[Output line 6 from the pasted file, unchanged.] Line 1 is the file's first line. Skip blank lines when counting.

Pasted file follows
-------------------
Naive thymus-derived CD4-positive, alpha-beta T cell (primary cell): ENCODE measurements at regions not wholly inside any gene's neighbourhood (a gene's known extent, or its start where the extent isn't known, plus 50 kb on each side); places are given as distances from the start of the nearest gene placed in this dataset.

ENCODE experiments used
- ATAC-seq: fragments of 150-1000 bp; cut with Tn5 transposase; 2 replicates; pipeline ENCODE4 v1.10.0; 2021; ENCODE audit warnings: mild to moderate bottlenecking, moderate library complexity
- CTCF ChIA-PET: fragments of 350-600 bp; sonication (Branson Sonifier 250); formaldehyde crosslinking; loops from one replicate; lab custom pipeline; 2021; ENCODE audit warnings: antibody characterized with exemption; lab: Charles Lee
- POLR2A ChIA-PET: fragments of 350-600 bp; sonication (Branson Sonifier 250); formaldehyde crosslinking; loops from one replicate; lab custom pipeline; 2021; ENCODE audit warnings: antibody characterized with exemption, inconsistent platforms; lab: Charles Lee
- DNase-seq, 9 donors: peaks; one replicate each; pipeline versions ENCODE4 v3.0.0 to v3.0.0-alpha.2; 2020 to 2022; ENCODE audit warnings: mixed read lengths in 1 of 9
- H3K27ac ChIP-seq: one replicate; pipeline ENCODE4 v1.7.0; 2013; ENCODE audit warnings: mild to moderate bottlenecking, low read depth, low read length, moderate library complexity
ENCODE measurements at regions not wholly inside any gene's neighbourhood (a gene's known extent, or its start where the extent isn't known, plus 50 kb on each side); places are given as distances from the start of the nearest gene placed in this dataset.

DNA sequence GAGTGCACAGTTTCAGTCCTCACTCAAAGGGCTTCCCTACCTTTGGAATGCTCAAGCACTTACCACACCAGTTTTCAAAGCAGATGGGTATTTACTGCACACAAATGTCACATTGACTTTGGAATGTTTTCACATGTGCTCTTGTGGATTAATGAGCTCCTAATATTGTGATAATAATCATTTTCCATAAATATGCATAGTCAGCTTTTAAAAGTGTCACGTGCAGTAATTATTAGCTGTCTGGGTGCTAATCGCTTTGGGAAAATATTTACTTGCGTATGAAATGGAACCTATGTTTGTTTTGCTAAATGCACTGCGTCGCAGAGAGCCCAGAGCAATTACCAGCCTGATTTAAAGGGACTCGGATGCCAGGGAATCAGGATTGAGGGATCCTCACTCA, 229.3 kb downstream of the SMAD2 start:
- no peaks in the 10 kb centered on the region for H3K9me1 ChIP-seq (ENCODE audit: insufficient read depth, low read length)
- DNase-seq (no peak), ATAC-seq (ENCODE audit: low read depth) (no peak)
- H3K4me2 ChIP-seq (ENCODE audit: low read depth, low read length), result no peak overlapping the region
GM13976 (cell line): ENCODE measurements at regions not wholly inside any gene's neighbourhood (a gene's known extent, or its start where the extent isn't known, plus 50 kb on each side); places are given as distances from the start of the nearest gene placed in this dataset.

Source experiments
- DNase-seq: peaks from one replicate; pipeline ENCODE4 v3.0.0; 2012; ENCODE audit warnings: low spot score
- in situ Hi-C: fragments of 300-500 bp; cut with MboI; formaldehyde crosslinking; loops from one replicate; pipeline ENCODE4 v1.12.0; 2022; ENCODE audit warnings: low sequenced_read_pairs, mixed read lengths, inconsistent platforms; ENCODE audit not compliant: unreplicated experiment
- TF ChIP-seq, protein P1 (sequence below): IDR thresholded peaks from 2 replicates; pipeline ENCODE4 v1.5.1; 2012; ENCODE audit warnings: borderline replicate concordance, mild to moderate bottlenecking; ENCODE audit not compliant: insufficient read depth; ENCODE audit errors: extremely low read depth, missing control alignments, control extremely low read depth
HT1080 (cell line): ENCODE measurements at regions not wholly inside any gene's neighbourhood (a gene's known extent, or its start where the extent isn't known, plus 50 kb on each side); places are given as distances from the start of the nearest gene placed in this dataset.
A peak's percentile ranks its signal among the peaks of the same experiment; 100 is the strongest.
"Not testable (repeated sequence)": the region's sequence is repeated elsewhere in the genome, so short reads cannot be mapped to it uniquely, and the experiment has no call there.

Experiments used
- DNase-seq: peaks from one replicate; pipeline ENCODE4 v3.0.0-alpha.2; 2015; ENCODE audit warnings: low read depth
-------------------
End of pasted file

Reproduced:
- DNase-seq, 9 donors: peaks; one replicate each; pipeline versions ENCODE4 v3.0.0 to v3.0.0-alpha.2; 2020 to 2022; ENCODE audit warnings: mixed read lengths in 1 of 9